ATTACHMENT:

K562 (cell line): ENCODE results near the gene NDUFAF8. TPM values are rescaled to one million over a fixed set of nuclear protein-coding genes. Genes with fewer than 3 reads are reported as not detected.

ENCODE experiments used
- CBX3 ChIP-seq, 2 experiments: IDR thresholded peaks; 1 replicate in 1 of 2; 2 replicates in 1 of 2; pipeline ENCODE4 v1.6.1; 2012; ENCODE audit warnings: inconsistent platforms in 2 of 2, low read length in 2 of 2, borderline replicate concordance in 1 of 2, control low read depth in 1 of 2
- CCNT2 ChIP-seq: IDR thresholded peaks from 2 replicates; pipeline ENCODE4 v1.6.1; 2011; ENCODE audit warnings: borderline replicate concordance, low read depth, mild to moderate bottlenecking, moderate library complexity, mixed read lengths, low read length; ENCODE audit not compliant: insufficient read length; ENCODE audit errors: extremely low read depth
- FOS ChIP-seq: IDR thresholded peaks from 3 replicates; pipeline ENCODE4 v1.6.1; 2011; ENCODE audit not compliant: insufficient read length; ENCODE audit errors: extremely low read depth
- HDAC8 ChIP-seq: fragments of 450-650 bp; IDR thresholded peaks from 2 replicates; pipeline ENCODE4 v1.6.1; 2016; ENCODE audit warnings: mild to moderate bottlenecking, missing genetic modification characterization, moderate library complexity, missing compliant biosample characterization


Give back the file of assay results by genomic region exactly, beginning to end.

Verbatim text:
K562 (cell line): ENCODE results near the gene NDUFAF8. TPM values are rescaled to one million over a fixed set of nuclear protein-coding genes. Genes with fewer than 3 reads are reported as not detected.

ENCODE experiments used
- CBX3 ChIP-seq, 2 experiments: IDR thresholded peaks; 1 replicate in 1 of 2; 2 replicates in 1 of 2; pipeline ENCODE4 v1.6.1; 2012; ENCODE audit warnings: inconsistent platforms in 2 of 2, low read length in 2 of 2, borderline replicate concordance in 1 of 2, control low read depth in 1 of 2
- CCNT2 ChIP-seq: IDR thresholded peaks from 2 replicates; pipeline ENCODE4 v1.6.1; 2011; ENCODE audit warnings: borderline replicate concordance, low read depth, mild to moderate bottlenecking, moderate library complexity, mixed read lengths, low read length; ENCODE audit not compliant: insufficient read length; ENCODE audit errors: extremely low read depth
- FOS ChIP-seq: IDR thresholded peaks from 3 replicates; pipeline ENCODE4 v1.6.1; 2011; ENCODE audit not compliant: insufficient read length; ENCODE audit errors: extremely low read depth
- HDAC8 ChIP-seq: fragments of 450-650 bp; IDR thresholded peaks from 2 replicates; pipeline ENCODE4 v1.6.1; 2016; ENCODE audit warnings: mild to moderate bottlenecking, missing genetic modification characterization, moderate library complexity, missing compliant biosample characterization